Although they are smaller players in the overall wireless market, T-Mobile and Sprint play an outsized role in the way many low-income Americans access telecommunications services. The combined firm would hold a 59 percent share of the prepaid wireless market, comprised mainly of low-income Americans unable to qualify for the credit checks required for postpaid plans. This kind of market share would reduce competitive options for the 97 million consumers who depend on prepaid plans and give the “New T-Mobile” immense power in setting prices across the market.
There is currently vigorous price competition for prepaid customers between T-Mobile and Sprint, which would evaporate as soon as the merger was approved. In evaluating the potential harms of the merger, economists submitting comments to the Federal Communications Commission estimated “New T-Mobile” could raise prepaid prices by as much as 15 percent.
Beyond their reliance on prepaid wireless plans, low-income individuals are also more likely to rely solely on wireless service for internet. T-Mobile’s hired economists noted that “consumers with higher incomes may be more likely to offload to wi-fi or to consume media … through a broadband connection,” but low-income consumers are more likely to be “cord-cutters,” who are unable to afford multiple modes of connectivity. In 2018, Pew research found that low-income Americans were three times as likely as high-income Americans to own a smartphone while having no home internet connection.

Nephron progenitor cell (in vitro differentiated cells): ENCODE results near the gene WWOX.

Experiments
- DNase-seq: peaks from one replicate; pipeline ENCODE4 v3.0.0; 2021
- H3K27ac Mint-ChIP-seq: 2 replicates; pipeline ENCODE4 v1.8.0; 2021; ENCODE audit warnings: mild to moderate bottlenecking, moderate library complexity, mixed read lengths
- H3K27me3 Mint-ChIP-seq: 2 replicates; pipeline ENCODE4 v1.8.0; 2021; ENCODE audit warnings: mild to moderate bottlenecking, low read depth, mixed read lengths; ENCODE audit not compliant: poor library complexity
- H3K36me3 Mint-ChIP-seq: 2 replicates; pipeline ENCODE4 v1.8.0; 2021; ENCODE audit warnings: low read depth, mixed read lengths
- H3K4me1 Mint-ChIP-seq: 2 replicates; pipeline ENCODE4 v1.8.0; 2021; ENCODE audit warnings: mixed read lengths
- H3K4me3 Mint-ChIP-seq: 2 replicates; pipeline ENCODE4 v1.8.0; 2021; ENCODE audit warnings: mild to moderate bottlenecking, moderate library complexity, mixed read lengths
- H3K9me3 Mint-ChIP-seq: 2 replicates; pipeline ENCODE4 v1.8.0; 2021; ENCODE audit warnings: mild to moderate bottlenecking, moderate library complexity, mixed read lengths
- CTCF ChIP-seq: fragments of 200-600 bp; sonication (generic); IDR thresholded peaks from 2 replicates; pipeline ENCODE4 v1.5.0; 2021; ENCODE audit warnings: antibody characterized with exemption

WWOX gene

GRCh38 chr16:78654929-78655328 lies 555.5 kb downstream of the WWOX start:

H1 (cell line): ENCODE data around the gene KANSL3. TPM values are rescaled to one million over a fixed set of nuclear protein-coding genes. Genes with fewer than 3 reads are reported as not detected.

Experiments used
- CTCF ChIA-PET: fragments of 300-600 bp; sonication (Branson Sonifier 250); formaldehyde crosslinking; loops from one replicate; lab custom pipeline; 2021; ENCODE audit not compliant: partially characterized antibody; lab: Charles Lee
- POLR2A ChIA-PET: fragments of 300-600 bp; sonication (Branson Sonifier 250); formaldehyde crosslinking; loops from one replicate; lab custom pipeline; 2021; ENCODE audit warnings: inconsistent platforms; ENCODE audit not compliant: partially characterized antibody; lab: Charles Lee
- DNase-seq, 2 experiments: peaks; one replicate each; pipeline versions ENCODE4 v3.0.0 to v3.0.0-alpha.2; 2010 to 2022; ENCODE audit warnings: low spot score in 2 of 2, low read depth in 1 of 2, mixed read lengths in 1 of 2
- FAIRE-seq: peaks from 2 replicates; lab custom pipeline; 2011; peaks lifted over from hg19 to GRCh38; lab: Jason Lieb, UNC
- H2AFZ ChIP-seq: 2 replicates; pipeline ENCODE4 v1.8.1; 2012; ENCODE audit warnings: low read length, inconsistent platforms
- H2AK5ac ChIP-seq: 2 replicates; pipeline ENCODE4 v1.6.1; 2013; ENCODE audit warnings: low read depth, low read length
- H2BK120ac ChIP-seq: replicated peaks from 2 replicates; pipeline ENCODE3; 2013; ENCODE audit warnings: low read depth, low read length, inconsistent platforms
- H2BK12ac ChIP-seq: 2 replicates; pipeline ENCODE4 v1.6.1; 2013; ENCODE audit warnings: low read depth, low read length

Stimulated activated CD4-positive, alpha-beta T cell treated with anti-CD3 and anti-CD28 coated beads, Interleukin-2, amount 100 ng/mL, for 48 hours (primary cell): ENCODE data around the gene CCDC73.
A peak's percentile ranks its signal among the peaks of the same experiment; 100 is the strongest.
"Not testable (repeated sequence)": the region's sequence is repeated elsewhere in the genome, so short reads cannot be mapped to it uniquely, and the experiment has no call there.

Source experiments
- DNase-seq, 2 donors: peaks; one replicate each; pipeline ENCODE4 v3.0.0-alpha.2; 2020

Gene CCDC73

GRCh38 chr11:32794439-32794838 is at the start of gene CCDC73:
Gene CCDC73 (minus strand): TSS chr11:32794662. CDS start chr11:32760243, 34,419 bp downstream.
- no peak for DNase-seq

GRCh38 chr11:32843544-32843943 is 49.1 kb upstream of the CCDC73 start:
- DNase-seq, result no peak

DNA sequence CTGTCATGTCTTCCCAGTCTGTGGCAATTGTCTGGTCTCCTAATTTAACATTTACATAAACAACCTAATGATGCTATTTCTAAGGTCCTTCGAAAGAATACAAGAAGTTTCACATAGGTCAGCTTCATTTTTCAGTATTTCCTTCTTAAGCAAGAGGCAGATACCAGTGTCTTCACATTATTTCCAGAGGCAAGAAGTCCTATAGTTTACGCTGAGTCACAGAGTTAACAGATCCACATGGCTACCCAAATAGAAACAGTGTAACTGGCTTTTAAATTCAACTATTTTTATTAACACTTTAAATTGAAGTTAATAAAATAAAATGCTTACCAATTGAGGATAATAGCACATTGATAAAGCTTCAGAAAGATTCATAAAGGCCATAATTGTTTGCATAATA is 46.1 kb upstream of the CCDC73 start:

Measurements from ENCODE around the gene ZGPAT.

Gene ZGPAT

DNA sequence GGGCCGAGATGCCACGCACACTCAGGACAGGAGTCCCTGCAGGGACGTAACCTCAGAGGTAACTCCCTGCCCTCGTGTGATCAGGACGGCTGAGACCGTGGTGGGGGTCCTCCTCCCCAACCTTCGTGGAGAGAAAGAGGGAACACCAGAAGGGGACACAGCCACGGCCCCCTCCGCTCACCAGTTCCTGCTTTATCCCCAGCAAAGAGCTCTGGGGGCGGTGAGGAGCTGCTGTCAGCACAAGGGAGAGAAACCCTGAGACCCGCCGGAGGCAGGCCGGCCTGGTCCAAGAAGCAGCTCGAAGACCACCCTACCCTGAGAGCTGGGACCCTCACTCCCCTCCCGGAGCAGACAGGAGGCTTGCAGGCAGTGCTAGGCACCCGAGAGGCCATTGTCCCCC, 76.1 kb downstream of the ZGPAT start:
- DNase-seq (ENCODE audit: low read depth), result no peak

This suggests that while higher-income consumers would be able to shift the type of internet they are using if prices rise, low-income consumers will not have the same option.
The merger is also a threat to the Lifeline Program, which provides access to phone service for nearly 13-million low-income households. Originally introduced in 1985, Lifeline was dramatically expanded and updated during the Obama administration to reflect the importance of wireless connectivity for low-income households. Crucially, Lifeline depends on the willingness of participating carriers to offer the discounted service, which is subsidized by telecom user fees.
As it stands, Sprint is one of the only remaining widespread wireless providers for Lifeline; T-Mobile only offers the program in nine states and Puerto Rico. If the combined entity decides to follow T-Mobile’s lead in its approach to the program, its availability and relevance to low-income Americans could be seriously compromised.
Despite claims to the contrary, the proposed merger of T-Mobile and Sprint has no less potential to be damaging to American consumers than in 2014, when regulators made it clear that such a deal would not be allowed. Evidence suggests a wireless telecommunications market comprised of three giants would be disastrous for low-income consumers at a time when wireless connectivity is increasingly critical for everyday life. An increased phone bill is not simply an inconvenience, but a major barrier to their ability to connect with the world.